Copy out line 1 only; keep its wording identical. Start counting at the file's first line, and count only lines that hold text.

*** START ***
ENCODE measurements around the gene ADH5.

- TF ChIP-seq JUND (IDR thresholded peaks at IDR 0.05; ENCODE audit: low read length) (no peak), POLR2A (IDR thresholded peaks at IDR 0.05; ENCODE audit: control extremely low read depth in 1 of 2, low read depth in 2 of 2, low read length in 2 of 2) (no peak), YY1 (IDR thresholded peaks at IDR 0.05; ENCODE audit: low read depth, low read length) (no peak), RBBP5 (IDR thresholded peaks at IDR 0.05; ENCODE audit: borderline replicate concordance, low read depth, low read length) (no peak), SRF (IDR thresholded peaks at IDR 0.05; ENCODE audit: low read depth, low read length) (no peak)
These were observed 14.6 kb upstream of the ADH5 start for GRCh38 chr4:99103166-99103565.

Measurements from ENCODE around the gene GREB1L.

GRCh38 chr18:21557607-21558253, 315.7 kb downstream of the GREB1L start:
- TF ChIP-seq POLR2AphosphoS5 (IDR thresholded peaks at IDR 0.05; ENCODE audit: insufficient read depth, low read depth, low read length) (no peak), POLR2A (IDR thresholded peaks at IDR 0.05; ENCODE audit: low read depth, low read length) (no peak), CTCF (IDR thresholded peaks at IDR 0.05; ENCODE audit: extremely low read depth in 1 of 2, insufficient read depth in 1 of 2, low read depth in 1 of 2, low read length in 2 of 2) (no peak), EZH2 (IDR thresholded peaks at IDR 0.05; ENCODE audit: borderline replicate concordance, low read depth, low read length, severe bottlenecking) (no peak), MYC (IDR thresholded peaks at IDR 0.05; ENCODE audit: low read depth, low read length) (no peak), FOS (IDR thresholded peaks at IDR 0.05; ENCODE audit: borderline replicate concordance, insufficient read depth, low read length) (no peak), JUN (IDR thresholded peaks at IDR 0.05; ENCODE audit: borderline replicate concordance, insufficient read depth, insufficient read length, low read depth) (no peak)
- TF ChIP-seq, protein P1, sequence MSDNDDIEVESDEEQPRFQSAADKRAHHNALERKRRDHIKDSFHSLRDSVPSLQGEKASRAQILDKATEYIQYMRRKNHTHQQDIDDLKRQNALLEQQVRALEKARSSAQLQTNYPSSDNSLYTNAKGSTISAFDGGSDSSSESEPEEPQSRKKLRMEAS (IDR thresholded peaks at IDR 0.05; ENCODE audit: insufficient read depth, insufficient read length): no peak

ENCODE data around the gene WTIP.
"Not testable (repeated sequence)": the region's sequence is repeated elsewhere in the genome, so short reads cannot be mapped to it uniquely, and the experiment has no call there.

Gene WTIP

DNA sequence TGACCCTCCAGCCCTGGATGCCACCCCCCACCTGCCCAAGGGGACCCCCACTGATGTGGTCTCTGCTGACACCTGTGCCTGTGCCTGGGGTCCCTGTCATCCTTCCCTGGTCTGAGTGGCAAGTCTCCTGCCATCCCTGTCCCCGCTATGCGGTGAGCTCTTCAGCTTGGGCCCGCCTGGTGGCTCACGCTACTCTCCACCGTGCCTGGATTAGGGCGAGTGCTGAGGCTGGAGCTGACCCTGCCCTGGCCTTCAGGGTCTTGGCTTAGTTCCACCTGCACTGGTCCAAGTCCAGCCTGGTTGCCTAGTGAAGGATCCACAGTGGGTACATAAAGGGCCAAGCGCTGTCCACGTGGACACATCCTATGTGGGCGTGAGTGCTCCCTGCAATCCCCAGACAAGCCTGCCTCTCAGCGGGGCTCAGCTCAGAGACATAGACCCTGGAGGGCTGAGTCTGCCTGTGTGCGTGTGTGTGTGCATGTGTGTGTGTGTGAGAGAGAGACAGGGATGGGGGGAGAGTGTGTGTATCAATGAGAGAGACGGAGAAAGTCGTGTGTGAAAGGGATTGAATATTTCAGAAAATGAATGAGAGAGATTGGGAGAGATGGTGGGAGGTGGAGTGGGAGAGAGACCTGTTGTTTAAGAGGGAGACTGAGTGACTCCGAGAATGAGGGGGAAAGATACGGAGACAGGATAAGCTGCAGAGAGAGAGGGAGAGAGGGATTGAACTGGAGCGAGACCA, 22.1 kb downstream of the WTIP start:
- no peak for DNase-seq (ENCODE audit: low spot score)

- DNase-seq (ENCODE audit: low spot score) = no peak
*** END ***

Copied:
ENCODE measurements around the gene ADH5.